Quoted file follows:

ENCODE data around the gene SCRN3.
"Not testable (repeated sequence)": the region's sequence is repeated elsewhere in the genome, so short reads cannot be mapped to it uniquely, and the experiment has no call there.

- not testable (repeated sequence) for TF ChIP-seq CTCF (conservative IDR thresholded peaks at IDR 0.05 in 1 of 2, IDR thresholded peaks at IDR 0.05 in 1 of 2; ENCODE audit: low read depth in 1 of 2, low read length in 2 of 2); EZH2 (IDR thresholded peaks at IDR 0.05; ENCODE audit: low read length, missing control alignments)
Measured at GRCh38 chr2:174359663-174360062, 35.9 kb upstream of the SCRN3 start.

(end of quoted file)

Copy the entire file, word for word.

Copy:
ENCODE data around the gene SCRN3.
"Not testable (repeated sequence)": the region's sequence is repeated elsewhere in the genome, so short reads cannot be mapped to it uniquely, and the experiment has no call there.

- not testable (repeated sequence) for TF ChIP-seq CTCF (conservative IDR thresholded peaks at IDR 0.05 in 1 of 2, IDR thresholded peaks at IDR 0.05 in 1 of 2; ENCODE audit: low read depth in 1 of 2, low read length in 2 of 2); EZH2 (IDR thresholded peaks at IDR 0.05; ENCODE audit: low read length, missing control alignments)
Measured at GRCh38 chr2:174359663-174360062, 35.9 kb upstream of the SCRN3 start.